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Autotrade case study: Ford Retail

After four years of planning, developing and fine tuning, Ford Retail has finally taken the plunge and split off its parts wholesale businesses to form a standalone company.

@First Parts was launched in July last year.

It moved the Ford-owned group’s parts business to a centralised structure which was intended to transform the operation into a predictable service for parts customers.

Chris Hayden, Ford Retail chief executive, says: “Predictability is the key. There must be a consistent routine that dealers can rely on.”

Ford Retail’s trading brands of Brunel Ford, Dagenham Motors, Heartlands Ford and Polar Ford all gave up control of their parts for the new centralised @First Parts company.

The business serves 6,500 trade customers and 55 UK Ford dealerships.

The organisation has four main distribution centres established in Wakefield, East and West London, and Bristol. 

Linking to these are eight hub sites with Ford Retail’s existing local dealers as ‘service parts points’. The service works in tandem with Ford’s own 3D delivery service (see panel).

Heading up Ford Retail’s @First Parts is Angus Brown, a man who clearly loves what he does. 

As AM walked with him around @First’s latest parts distribution centre in Wakefield, Brown’s eyes lit up when showing how things were run, running his hands over body panels as he searched for any dents or scratches they might have encountered on their journey to the shelf.

@First’s 30,000 square foot warehouse, dubbed ‘NYPD’ (North Yorkshire Parts Delivery), is divided by three different coloured lines on the floor across which certain employees cannot go.

The production line

The three colours identify the pickers, checkers and loaders and ensure the correct part is chosen. If there’s a mistake at any point of the chain, there are three chances to rectify it.

The smaller and most frequently ordered parts are kept towards the front of the warehouse to maximise speed, while the larger parts are stored further back.

When the parts are ready to go, they’re loaded onto NYPD’s fleet of 23 @First branded Transits which have one route each, make a minimum of two deliveries to individual dealers a day and stop off at 480 dealers in total each day. 

Between them, the fleet covers more than 12,000 miles a month.

Each driver agrees to partake in random vehicle checks each week as soon as they’ve left the parts centre to check that the correct amount of stock is being taken away.

Hayden says: “We have a wonderful team working for us, but you do have to be cautious. Each of our drivers agreed to the checks when they took the job.”

All parts delivered can be returned as long as they’re saleable and dealers will get a credit note that can be used to buy other
@First parts.

NYPD also has its own retail desk for dealers. Hayden says: “Some dealers are totally organised, but some run their businesses by the seat of the pants. 

“The retail desk allows the dealer to come in, talk to a human being and actually see the part.”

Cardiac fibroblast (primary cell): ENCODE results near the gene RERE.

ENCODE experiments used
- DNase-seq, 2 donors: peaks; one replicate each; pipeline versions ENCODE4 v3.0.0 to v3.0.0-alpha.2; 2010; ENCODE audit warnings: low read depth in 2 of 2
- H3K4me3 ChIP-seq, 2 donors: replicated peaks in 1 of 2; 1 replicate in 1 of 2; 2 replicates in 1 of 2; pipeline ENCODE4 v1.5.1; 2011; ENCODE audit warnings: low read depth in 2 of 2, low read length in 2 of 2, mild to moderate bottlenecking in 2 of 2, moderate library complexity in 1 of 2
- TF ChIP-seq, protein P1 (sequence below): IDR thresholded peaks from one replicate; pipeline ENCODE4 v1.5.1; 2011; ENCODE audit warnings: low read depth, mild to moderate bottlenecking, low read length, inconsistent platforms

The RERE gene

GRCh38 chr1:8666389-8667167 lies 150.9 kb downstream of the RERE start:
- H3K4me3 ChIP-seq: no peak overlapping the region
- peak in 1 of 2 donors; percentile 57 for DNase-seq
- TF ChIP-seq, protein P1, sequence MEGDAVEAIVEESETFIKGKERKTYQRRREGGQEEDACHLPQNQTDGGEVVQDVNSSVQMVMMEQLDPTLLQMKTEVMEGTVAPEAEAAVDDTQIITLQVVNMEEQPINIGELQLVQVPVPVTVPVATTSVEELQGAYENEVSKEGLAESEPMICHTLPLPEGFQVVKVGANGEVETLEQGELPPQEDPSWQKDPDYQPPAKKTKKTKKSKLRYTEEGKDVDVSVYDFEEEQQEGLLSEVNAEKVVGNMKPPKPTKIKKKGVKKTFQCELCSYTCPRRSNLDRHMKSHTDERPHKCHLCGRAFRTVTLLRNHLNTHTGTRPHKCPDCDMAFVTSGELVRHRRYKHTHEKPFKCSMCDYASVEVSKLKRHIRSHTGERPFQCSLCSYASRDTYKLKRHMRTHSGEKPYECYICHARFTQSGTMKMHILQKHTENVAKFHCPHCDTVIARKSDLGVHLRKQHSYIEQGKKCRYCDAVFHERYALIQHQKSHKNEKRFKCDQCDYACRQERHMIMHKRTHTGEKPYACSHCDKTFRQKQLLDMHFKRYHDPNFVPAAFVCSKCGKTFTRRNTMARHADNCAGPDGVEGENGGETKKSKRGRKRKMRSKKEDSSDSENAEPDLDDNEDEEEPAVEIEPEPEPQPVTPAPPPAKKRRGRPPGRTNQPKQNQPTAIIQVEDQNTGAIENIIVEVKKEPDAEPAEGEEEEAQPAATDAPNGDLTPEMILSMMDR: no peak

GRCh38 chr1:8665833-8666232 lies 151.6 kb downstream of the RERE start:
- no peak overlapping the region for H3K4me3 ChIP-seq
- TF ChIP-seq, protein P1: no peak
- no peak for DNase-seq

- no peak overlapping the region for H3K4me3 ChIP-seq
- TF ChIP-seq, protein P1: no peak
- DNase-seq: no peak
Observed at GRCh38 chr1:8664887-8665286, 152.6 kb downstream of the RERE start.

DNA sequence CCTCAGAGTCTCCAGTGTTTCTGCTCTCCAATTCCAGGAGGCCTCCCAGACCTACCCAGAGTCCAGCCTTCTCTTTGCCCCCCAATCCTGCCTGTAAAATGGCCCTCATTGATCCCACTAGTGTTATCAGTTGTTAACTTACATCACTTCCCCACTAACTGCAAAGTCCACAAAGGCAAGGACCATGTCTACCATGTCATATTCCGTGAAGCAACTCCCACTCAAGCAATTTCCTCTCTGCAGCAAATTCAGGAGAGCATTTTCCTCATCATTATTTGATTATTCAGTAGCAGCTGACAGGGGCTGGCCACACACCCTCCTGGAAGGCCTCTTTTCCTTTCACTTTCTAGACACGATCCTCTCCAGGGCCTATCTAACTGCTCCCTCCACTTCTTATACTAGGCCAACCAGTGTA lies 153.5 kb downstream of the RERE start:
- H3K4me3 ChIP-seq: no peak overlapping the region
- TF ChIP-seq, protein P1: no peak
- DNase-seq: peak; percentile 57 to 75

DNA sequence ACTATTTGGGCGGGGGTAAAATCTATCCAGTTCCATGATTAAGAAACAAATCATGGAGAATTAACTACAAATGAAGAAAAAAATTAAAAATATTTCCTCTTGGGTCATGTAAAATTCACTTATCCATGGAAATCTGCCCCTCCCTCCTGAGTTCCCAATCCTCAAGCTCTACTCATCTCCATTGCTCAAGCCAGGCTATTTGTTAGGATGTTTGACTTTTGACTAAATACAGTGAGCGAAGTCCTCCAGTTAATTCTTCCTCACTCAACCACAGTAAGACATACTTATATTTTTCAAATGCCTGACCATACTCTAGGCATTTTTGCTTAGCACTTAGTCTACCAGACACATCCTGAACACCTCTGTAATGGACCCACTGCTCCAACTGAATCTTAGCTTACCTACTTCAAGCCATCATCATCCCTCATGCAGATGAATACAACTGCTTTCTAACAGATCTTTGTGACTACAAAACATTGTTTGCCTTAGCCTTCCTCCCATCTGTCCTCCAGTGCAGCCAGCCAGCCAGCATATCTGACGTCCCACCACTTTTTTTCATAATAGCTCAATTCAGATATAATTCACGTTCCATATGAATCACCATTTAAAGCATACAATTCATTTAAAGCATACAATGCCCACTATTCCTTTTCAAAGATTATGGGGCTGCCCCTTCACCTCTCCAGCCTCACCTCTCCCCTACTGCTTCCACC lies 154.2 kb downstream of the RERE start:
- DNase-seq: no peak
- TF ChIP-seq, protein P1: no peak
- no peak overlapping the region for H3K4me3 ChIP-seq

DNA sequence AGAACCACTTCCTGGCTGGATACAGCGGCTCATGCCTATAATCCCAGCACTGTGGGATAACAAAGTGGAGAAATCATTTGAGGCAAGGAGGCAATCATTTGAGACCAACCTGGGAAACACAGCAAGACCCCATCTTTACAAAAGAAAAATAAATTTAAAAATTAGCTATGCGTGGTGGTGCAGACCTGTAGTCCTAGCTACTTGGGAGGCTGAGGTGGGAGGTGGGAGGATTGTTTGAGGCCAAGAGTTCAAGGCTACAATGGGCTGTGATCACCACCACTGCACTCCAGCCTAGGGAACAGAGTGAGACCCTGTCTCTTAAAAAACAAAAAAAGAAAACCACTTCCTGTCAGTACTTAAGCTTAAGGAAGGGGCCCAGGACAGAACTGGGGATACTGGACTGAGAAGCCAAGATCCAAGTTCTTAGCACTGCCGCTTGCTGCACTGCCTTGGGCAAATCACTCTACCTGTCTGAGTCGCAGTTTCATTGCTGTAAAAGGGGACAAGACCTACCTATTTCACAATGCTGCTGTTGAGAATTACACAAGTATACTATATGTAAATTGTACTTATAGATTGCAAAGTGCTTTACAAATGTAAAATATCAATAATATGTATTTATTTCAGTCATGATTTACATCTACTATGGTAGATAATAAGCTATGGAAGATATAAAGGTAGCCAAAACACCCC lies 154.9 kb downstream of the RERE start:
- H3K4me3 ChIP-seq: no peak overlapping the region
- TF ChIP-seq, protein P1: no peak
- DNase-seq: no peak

Part sales already contribute £80 million (£48m trade and dealers, £32m workshops) to Ford Retail’s £1 billion turnover in the UK.

Working independently

Brown was keen to point out that @First is totally independent of Ford and is under pressure to turn a profit like any other business. It goes head to head with companies like Euro Car Parts.

Brown says: “I’ve been around for several of these credit crunches in the past and it does help to have an income stream which has nothing to do with selling new cars.”

Ford Retail dealers used to be in control of up to £30,000 worth of parts at their own parts businesses, but technicians now only have a core stock of £7,000 worth.

Brown says: “It was quite difficult to convince our dealers that taking away their parts was going to be beneficial for them.”

Hayden says: “We just explained that by taking away the parts it would free up a lot of space. In some cases, parts are left as an afterthought at 2pm after a general manager has come out a meeting and it might not get as much attention as it should do. By doing this we’re allowing the people in the dealership to focus on what they do best, which is sell cars.”

According to Hayden, feedback has been positive so far, with dealers noticing more consistency with deliveries and getting the parts right first time.

Hayden says: “When I used to visit dealers there would be complaints about deliveries, but that’s reduced now. There will still be vexed communication from time to time, but we’re getting it right.”

Hayden and Brown’s first goal is for @First to be recognised as the number one UK parts distributor specialising in Ford and Mazda by July 2009.

Twice-a-day deliveries slash waiting times

Ford’s 3D (during-the-day delivery) initiative uses 12 regional depots (four of which are run by Ford Retail’s @First parts business) to deliver parts on at least two occasions during each day.

Chris Hayden, Ford Retail chief executive, says: “We set two deliveries as a minimum – some of our vans make four trips to a dealer in one day.”

The 3D hubs typically stock more than 20,000 parts lines and were created to reduce the time vehicles are stuck at dealerships waiting for parts.

The service makes Ford the first volume manufacturer to offer same-day parts availability to all of its dealers nationwide.

Dealers can also benefit from an overnight delivery ready for 8am from Ford’s central parts warehouse in Daventry.

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